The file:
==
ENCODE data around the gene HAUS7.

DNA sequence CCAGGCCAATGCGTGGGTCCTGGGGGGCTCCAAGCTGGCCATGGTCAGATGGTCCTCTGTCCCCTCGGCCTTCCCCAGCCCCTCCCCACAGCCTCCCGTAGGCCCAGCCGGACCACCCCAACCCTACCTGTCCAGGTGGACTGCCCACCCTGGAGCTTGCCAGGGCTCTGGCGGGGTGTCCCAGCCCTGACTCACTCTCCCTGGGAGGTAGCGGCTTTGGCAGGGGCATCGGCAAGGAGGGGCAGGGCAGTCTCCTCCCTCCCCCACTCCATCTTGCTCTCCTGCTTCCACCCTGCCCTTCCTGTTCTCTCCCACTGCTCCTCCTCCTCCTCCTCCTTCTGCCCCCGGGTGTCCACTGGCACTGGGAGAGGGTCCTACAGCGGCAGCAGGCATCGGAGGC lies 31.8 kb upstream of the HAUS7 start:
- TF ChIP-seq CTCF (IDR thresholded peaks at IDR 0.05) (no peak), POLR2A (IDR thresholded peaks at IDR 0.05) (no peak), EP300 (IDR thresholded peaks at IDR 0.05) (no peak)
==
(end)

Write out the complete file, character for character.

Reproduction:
ENCODE data around the gene HAUS7.

DNA sequence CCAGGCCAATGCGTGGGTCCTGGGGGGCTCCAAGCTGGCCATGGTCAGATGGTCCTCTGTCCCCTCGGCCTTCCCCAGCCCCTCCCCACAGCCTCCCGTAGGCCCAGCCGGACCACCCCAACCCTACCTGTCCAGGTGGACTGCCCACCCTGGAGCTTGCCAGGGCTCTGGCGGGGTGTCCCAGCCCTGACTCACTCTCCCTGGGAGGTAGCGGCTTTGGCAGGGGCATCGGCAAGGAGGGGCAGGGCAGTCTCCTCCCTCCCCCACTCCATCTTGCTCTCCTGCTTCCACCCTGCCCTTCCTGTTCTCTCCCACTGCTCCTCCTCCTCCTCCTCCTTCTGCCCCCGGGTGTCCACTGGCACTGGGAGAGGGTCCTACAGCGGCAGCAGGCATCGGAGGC lies 31.8 kb upstream of the HAUS7 start:
- TF ChIP-seq CTCF (IDR thresholded peaks at IDR 0.05) (no peak), POLR2A (IDR thresholded peaks at IDR 0.05) (no peak), EP300 (IDR thresholded peaks at IDR 0.05) (no peak)